Companies Act 2014
The Companies Act 2014 has replaced all existing Company law statutes and overall is expected to simplify Company law in Ireland.
New Company Types
The Act provides for the following formats of registered company:
- Private Limited Company (‘LTD’)
- Designated Activity Company (‘DAC’)
- Company Limited by Guarantee (‘CLG’)
- Unlimited Company with share capital (‘ULC’)
- Public Limited Company (‘PLC’)
- Public Unlimited Company with share capital (‘PUC’)
- Public Unlimited Company without share capital (“PULC”)
What should you do?
Following 1 June 2015 there is a ‘transition period’ of 18 months for Companies to reregister in one of the new formats. This principally impacts on Private Limited Companies, which will have the following choices:
- Elect to convert to the new format of Private Limited Company (‘LTD’).
- Elect to convert to a Designated Activity Company (‘DAC’), within the first 15 months of the 18 months transition period.
- Do nothing – the Company will then automatically convert to a LTD at the end of the 18 month transition period.
In relation to many of the other Company types set out above, no further action is required as regards conversion
Election to be a Private Company Limited by Shares (LTD)
This is likely to be the most common form of private limited company in the future. The LTD can have one director but must have a separate company secretary. The LTD will have a one document constitution that will contain no objects clause. Not every company can be a LTD, for instance banks and insurance companies and those with a debt listing cannot be LTDs.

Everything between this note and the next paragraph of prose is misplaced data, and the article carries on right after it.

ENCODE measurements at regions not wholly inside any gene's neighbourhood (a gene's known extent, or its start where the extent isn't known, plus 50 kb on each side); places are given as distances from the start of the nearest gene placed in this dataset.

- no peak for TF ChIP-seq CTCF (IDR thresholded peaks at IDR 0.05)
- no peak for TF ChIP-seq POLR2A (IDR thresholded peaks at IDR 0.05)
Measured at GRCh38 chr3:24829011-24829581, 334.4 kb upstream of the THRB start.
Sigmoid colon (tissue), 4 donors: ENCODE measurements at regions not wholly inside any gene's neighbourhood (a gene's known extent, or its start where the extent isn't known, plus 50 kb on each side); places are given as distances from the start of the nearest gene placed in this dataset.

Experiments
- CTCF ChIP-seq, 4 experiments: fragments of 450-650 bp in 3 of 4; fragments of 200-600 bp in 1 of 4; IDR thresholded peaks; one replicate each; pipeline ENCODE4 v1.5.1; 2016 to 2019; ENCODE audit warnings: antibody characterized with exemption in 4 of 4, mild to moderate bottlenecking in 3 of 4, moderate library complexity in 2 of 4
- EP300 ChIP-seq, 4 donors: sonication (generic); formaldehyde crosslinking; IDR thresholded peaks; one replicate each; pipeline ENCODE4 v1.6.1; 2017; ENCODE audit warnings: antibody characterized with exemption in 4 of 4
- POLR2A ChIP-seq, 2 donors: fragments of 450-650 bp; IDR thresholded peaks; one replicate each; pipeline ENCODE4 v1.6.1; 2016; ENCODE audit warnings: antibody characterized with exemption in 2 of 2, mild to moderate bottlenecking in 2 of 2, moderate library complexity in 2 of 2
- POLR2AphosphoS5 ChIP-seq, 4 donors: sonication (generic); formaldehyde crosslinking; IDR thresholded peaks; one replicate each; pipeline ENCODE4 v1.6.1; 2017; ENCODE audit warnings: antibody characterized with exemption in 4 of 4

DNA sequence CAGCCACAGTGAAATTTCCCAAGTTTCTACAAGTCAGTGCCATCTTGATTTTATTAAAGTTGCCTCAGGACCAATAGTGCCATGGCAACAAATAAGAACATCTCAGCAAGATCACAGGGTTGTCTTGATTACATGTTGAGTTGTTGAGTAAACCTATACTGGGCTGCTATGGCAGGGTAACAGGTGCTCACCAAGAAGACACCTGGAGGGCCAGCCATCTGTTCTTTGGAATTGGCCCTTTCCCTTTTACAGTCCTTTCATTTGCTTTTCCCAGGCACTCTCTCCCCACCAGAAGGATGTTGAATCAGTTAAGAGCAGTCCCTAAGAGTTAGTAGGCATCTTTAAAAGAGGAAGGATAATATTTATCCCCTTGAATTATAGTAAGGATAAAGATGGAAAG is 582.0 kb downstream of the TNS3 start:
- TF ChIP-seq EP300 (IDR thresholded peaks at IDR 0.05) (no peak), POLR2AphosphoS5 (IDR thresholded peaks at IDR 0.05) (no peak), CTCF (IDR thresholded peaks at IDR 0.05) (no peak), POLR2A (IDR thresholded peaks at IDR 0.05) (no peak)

Election to be a Designated Activity Company (DAC)
The Designated Activity Company (DAC) is very similar to our current private limited company. It will continue to have a two document constitution and its name will end in a DAC. Certain existing private companies will be compelled to register as a DAC, such as credit institutions and insurance companies.
A company that makes no election will, after 18 months of the commencement of the Act, be deemed to be a LTD.
Some other key points in the Act
- for certain companies a director’s compliance statement will be required whereby they must acknowledge compliance with both company and tax law; and
- the directors’ report in accounts to confirm there is no relevant audit information of which auditors are unaware which will lead to increased accountability.
- audit exemption for small groups and guarantee companies have been introduced
- offences will now be categorised and increased penalties imposed for more serious offences (including imprisonment);
- requirement for auditors’ reporting for offences falling into category 1 or 2 only;
- merger provisions for Irish private entities have been introduced;
- all companies can now be single member;
- liquidators and examiners must now be qualified to act;
- directors of insolvent companies must show they co-operated with liquidator to avoid restriction;
- optional two-stage registration process for charges;
- change to definition of charges so that charge over cash/bank account no longer required to be registered; and At this stage it is advisable for existing companies to examine their current corporate structure, review future plans and generally consider the practical effect of the Act